Lok Sabha elections 2019| Rath, aarti: It’s all about loving voters in constituency
With his best parliamentarian award pasted on the back of his rath, and amid rhythmic beats of Maharashtrian dhol, Arvind Sawant, Sena candidate from the Mumbai South constituency marches through the lanes of Worli’s BDD chawl.
The rally was one of the last planned by the Shiv Sena. However, nothing about the procession could indicate that Sawant’s campaign was approaching its tail-end. A mass of saffron is the only thing that caught any on-looker’s eye.
On the same day, Congress candidate Milind Deora’s campaign had a similar story to tell. Driving atop his rath through Kalachowki’s lanes, with Tricolour flags in the air in another Marathi-dominated area, Deora made the bid to woo the Marathi heartland of the city.
Bhagyashree Surve, an onlooker, said, “I have not thought about voting for the Congress, but I have heard Deora speak in a video, and I liked his passion. He was talking about women equality, and it appealed to me. Through this rally, it is the first time I am seeing him in person, so I will take some time to decide who to vote for.”
Sawant, raised his voice and the slogans of Vote for Sena, saying: “There is no other response needed for my opponent than the amount of affection I get from these people. Even in this sweltering heat, I didn’t have to ask anyone to accompany me. They are all here to show their support.”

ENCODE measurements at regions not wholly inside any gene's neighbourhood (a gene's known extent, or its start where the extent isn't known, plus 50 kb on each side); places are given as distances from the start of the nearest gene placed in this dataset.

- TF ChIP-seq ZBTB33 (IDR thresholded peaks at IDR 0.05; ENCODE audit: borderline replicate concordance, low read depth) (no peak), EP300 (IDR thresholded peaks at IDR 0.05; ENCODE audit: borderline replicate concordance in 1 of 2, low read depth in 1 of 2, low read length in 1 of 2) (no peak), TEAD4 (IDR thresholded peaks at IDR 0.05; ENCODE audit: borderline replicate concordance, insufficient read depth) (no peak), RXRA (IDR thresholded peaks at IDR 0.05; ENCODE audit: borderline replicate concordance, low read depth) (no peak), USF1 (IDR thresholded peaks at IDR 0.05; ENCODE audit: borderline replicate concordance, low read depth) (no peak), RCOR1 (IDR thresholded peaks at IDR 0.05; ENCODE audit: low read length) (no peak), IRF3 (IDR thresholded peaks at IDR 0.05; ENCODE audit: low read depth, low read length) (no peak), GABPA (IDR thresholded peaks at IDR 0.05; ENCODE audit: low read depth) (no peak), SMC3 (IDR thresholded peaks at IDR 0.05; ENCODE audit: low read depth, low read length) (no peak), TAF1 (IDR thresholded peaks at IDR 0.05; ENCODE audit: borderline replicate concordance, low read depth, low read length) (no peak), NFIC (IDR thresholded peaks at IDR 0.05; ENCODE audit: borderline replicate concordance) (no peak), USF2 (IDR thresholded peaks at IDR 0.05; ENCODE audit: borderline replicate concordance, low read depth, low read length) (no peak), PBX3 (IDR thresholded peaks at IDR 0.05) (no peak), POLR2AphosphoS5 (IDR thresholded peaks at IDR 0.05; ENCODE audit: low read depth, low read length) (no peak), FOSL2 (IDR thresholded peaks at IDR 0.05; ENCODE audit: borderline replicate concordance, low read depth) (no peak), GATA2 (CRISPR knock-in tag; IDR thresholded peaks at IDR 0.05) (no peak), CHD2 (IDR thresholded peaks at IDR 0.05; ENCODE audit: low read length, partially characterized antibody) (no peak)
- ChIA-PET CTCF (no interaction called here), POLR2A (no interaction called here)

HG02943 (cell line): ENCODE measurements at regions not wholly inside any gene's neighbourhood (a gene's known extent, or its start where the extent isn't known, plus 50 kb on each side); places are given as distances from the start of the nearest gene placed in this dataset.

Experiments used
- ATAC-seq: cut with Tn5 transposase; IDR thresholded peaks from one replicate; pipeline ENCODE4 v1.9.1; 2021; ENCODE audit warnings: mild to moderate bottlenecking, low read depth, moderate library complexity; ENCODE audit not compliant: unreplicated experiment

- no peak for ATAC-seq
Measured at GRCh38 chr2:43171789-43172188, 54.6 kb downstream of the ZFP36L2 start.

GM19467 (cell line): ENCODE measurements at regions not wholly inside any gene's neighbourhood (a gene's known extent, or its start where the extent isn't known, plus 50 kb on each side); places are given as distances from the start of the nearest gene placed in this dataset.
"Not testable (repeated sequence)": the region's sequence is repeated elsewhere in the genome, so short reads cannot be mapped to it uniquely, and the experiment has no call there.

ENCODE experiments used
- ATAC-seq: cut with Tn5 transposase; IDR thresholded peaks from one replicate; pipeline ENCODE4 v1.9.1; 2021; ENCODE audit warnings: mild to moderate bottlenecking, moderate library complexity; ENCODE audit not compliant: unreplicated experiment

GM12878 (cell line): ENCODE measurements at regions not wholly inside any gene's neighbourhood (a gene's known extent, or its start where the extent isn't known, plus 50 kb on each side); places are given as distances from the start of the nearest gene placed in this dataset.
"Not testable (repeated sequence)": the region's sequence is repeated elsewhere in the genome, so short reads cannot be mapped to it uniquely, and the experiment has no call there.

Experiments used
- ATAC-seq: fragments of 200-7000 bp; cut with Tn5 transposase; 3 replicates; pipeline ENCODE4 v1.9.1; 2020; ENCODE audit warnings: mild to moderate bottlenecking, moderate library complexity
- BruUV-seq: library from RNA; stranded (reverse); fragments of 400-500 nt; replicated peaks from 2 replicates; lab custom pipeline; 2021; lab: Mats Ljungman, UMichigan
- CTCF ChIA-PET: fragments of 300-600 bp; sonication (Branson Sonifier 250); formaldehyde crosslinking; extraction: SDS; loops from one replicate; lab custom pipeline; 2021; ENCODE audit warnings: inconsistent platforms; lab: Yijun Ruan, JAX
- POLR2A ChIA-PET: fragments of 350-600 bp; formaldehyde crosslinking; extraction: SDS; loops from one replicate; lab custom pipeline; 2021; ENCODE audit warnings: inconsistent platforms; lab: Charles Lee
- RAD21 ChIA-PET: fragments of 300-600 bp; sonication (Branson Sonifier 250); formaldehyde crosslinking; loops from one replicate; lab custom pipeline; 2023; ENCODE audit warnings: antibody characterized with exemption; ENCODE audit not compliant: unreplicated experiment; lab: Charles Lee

A few kilometres away, Deora descended from his rath occasionally to oblige groups of women with an aarti, stopping to let them reach is forehead, and plaster a tikka on his forehead. Deora said, “This is a Marathi area, and a lot of people are Sena’s supporters. But even in such areas, over the past few rallies, I have got very good response.”
As Sawant’s rally approaches Ambedkar Bhavan near BDD Chawls, Union Minister Ramdas Athavale who represents Sena’s ally Republican Party of India (A), emerged from the rath and stepped onto the street, greeting voters.
Taking hold of the microphone, Athavale urged voters to come out in large numbers and vote for Sawant.
Every resident stood at the door of his house, on the footpath, or in front of a temporarily unattended shop, eager to catch a glimpse of the leader. This is a sight quite expected in this area, dominated by Marathi voters, and a Sena stronghold for many years now.
Commenting on Sawant’s popularity in this belt, Ramesh Upadhyay, an on-looker, said, “He has a very good hold over the voters here. But there are so many issues in this area, such as redevelopment of these buildings. The problem is those who do not want the BJP to return to power are not going to vote for Sawant. The Sena made a mistake tying up with BJP.”